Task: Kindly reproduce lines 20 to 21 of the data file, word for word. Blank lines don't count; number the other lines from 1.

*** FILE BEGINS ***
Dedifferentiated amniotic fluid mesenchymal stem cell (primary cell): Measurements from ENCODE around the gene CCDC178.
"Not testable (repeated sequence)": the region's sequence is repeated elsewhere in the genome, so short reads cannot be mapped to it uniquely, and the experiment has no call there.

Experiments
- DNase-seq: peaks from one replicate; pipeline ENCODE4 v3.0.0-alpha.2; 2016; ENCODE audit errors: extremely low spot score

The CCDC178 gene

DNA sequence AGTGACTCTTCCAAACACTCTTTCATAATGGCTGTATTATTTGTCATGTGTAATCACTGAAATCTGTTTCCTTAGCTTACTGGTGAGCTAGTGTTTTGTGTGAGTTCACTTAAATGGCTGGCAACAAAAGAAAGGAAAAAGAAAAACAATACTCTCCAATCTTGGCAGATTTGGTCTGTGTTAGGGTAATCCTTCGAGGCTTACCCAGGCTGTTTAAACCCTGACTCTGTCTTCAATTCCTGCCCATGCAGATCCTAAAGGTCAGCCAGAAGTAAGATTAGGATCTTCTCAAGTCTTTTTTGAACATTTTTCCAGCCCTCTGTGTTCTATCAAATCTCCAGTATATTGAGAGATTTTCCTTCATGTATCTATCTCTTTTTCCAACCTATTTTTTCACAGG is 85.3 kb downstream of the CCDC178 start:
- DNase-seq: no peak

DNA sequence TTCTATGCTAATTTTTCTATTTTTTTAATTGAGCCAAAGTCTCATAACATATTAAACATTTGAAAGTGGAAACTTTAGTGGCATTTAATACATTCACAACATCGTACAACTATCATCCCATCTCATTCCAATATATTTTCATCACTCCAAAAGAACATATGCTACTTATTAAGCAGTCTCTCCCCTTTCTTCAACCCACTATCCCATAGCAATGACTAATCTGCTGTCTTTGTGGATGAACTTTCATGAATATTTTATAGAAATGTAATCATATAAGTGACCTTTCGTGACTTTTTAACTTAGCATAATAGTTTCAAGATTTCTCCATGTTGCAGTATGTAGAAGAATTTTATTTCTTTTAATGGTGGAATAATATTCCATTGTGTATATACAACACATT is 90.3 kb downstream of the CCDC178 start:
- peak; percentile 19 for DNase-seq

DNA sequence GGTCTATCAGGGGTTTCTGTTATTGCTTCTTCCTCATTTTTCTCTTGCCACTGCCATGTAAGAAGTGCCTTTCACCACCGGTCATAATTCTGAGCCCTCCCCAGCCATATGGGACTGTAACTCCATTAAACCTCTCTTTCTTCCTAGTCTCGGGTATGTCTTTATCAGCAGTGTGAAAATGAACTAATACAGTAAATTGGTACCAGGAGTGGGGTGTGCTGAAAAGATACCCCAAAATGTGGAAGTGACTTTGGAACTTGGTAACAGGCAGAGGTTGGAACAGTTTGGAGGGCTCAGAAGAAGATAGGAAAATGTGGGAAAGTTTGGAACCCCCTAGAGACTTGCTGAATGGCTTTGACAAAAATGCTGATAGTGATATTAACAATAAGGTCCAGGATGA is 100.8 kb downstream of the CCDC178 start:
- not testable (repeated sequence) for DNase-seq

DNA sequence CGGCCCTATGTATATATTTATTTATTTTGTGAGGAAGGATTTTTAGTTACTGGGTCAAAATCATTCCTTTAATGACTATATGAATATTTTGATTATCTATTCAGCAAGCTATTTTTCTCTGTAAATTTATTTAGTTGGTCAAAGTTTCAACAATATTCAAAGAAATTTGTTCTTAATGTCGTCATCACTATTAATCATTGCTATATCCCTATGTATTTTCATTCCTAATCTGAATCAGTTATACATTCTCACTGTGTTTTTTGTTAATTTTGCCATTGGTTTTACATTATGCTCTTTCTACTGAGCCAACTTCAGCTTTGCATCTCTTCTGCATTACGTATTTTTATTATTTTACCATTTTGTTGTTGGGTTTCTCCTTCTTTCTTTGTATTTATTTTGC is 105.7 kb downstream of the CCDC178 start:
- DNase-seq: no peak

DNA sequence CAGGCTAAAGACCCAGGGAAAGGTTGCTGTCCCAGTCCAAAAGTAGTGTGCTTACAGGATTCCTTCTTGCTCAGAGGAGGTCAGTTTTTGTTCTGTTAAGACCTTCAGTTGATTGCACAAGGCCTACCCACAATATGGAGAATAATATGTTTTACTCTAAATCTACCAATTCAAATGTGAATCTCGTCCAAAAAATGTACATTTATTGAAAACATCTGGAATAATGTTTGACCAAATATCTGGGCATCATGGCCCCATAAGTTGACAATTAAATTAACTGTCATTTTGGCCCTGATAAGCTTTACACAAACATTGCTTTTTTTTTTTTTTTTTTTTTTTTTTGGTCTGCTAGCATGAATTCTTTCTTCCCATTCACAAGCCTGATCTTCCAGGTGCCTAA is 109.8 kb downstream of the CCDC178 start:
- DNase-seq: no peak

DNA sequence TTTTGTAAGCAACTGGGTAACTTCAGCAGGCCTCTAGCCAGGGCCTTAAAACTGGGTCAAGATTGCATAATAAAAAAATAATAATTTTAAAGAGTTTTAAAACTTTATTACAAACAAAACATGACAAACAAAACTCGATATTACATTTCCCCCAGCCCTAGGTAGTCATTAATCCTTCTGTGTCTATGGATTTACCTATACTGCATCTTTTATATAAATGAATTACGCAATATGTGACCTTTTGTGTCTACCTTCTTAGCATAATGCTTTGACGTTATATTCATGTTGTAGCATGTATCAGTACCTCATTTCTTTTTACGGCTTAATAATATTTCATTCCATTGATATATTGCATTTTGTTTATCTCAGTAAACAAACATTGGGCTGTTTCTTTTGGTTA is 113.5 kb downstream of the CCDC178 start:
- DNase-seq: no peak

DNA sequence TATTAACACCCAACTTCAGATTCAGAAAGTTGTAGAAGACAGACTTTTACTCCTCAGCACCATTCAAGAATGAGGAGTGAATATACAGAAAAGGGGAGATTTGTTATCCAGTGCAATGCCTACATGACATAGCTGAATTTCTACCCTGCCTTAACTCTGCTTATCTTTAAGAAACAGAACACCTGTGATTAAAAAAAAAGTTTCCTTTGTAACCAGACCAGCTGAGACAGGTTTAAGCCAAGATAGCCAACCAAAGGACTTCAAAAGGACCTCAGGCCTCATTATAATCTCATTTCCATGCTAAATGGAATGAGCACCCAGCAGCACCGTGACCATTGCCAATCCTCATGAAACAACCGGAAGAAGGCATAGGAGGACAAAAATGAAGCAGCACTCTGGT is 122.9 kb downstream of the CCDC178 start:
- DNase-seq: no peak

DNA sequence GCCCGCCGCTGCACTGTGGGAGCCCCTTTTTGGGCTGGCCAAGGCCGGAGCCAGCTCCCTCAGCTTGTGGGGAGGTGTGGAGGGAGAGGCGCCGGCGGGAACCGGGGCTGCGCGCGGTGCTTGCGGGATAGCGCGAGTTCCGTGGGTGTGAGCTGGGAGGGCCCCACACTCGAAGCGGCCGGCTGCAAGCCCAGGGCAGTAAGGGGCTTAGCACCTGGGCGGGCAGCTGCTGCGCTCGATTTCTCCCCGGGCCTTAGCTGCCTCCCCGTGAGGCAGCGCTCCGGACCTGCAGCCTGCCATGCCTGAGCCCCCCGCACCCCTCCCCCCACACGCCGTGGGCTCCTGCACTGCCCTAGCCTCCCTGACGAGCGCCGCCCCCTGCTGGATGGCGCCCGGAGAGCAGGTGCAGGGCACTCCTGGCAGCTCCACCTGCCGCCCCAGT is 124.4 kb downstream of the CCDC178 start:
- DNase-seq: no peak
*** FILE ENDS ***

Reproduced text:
DNA sequence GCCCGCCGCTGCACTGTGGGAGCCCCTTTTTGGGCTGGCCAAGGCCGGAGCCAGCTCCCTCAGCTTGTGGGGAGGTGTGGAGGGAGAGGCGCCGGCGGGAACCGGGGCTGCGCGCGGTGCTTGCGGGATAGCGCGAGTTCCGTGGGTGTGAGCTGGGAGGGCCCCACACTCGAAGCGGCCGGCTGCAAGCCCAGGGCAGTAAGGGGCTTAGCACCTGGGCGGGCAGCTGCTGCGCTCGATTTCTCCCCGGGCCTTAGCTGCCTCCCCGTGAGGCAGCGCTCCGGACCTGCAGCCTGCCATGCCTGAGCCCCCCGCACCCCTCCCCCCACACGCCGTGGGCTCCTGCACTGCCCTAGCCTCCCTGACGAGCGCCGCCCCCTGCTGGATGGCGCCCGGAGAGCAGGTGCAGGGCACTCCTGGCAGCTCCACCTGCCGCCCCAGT is 124.4 kb downstream of the CCDC178 start:
- DNase-seq: no peak